With the stepped gauge still in place, and positioning the guitar so I have a light source behind the gauge, I can use the hex key provided with the StayTrem bridge to slightly raise each side of the bridge, until the playing height is exactly at the height I want it. Since I’m not usually a heavy player – for me – that’s 1.8mm on the bass side, and 1.6mm on the treble. Apart from it’s stability – the one great advantage of the StayTrem bridge, is the ability to set and adjust the action easily. The adjustment points directly affect the heights of adjacent, outside, strings – and the fixed radius saddles take care of adjustments to all of the other strings proportionally.
With the bridge now at it’s “ideal” height – another perameter is fixed – and I can check the tuning and actually feel the playing action myself by playing the guitar acoustically. The strings certainly feel a little thicker than roundwound 10’s – but then the Jaguar’s shorter scale is already, naturally a little “slinkier” than, say, a Stratocaster. That serves to compensate the string tension somewhat. I like the current feel, and the clean acoustic sound of the Jag is encouraging. Checking each string at each fret – there are no obvious high frets, and no clear buzzing further up the neck. Bent notes don’t seem to choke anywhere. The neck has been well finished, and the frets feel smooth – no rough edges at all. Nice job Musikraft! The only thing that I notice, is the usual, slight, “deadening” of the sound of the strings, upwards of the 12th fret. This is more pronounced on the lower strings, and it’s something that almost seems to be a typical feature of the Jaguar sound. The “deadening” of the tone isn’t the buzzing sound I’d normally associate with high frets. Instead, it’s almost as if a thin piece of paper has been lightly draped over the strings. It’s literally a “papery” sound – almost like a chorus effect in some ways. I think it’s to do with the height of the strings as they pass over the pickups. When played on the higher frets especially, the strings are pressed down extremely close to the pickup poles. That chorus sound is probably down to the magnetic field dragging the strings, and slightly choking off their natural vibration.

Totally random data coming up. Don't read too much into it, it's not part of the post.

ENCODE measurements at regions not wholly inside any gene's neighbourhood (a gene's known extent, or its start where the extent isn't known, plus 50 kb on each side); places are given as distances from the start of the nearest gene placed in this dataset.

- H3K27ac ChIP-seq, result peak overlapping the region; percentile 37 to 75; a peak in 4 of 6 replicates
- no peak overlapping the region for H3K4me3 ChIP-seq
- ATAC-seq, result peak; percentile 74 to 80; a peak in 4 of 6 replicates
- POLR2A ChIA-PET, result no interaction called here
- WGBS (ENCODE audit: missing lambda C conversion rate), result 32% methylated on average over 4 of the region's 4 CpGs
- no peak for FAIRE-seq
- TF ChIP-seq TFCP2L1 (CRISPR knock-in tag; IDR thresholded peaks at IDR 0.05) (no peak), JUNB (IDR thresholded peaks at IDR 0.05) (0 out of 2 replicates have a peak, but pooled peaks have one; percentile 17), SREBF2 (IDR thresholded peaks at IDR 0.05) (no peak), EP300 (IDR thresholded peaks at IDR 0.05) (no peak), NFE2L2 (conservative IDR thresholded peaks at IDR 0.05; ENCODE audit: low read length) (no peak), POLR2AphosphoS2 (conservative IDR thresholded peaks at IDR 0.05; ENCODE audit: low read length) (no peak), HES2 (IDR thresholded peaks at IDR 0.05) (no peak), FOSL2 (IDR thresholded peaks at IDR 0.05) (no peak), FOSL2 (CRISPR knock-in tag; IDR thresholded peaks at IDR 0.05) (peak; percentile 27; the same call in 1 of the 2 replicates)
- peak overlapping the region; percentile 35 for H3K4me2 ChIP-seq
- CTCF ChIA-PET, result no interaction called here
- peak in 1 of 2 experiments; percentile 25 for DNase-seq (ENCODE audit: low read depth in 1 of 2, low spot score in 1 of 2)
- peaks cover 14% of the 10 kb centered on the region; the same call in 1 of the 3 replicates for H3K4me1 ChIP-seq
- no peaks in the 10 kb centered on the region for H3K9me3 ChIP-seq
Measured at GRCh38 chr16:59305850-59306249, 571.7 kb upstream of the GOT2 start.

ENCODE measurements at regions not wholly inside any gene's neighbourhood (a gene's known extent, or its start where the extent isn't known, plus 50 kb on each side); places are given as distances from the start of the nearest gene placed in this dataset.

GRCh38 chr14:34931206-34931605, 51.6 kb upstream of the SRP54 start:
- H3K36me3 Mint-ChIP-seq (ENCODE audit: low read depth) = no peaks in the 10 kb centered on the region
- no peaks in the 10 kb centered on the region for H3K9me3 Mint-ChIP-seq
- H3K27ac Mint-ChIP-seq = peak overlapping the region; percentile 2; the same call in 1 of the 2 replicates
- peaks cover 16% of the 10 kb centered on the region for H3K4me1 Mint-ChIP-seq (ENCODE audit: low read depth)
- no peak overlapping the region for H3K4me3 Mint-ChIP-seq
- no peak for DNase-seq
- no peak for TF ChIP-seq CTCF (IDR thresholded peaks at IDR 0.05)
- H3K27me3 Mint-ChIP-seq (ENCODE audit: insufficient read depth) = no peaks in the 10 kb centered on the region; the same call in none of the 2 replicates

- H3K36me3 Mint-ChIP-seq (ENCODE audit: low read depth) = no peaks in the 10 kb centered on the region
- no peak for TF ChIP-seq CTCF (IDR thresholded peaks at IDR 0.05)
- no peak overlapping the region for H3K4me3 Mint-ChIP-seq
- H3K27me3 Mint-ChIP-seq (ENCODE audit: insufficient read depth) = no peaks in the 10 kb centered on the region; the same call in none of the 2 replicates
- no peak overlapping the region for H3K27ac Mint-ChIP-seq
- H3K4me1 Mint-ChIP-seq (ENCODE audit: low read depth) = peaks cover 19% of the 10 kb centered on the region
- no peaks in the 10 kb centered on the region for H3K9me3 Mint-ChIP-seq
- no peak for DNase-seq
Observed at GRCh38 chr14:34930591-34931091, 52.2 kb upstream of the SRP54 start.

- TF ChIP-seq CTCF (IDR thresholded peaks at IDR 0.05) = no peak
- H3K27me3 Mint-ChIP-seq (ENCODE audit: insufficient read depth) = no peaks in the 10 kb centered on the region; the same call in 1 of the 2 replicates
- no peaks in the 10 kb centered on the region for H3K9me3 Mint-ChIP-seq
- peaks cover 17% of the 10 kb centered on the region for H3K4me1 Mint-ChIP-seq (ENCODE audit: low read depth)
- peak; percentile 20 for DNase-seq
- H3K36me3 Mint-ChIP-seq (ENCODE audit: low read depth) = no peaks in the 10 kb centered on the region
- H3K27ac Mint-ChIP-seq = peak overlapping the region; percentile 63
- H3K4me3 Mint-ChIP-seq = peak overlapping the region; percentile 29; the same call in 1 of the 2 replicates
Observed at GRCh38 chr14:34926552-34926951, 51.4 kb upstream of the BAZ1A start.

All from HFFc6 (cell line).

Jaguar pickup magnets themselves aren’t normally very powerful, (although these Creamery variants are slightly overwound from standard), and so the poles don’t normally drag at the strings too much. Consequently – the pickups can normally be positioned quite close to the strings. The thing is – at the neck pickup, there’s usually considerably more deflection in the strings when they’re played at the upper frets. Considerably more than at the bridge pickup. The fact that the Jaguar pickups and claws are quite tall, coupled with the limited range of adjustment allowed by the depth of the pickup rout, means that the neck pickup has to be screwed virtually all the way down to the deck, in order to meet the “recommended” Fender standard. By the time you consider all of the various internal wires which also pass under and around this pickup – there’s really not that much room for adjustment. Certainly not enough to eliminate all of the drag. It looks like the neck pickup particularly, will have to be set high enough to maintain a strong signal when the strings are played open, but also set low enough to allow for suffficient clearance when the strings are played up the neck.